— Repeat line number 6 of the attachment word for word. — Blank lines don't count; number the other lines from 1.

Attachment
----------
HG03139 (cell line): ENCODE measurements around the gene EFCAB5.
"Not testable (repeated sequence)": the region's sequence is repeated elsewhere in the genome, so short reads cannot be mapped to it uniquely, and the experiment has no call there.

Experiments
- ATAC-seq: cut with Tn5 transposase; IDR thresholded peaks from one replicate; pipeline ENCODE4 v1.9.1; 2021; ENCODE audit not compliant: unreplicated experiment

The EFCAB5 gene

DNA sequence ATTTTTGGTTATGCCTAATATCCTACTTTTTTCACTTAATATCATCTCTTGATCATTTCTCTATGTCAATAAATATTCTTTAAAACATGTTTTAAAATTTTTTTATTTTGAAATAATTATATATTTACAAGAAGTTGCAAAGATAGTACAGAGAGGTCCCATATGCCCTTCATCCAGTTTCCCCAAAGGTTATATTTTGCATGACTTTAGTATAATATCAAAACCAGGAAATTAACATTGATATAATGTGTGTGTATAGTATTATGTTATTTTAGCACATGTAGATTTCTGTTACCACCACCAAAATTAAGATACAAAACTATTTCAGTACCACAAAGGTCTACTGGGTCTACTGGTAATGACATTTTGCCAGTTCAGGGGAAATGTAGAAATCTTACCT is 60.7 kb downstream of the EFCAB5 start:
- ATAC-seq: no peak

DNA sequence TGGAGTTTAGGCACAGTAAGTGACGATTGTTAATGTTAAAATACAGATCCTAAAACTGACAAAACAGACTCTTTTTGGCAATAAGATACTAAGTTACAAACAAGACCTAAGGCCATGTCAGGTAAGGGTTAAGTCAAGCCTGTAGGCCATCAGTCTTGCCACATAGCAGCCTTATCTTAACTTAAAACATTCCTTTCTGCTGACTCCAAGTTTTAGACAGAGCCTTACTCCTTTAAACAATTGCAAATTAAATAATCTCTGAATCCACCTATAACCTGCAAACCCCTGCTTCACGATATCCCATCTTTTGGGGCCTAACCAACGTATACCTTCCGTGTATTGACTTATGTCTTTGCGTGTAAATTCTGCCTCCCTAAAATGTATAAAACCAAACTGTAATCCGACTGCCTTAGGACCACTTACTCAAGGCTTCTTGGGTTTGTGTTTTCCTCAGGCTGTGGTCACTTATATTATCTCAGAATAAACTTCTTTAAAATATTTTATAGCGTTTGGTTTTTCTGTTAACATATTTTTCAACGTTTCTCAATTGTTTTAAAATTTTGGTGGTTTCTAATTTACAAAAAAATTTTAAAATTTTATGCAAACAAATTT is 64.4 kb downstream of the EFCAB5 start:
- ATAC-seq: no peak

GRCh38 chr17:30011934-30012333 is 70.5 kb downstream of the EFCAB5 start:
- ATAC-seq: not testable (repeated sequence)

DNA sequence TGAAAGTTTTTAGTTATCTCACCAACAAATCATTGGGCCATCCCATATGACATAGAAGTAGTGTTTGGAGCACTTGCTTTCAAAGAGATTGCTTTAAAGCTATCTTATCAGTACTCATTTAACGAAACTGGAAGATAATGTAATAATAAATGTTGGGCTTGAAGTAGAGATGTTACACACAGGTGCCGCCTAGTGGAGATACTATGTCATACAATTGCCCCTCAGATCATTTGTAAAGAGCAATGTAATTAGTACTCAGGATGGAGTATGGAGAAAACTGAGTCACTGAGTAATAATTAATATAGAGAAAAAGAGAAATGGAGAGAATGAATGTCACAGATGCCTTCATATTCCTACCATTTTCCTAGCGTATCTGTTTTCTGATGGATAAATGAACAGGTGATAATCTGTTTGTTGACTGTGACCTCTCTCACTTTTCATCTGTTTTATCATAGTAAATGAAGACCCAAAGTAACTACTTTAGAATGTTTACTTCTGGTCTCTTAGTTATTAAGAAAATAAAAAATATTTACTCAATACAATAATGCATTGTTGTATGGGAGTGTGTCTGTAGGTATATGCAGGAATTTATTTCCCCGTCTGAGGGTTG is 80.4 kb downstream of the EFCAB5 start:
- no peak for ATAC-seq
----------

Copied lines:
DNA sequence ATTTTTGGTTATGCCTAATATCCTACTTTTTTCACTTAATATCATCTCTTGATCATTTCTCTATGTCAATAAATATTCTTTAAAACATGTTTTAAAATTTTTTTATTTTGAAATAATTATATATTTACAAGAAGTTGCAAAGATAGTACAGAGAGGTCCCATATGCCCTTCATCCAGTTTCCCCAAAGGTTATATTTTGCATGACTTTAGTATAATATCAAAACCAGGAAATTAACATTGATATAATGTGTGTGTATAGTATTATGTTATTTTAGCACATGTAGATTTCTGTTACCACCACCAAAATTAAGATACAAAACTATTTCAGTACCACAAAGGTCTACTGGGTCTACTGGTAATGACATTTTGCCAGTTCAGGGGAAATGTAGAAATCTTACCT is 60.7 kb downstream of the EFCAB5 start: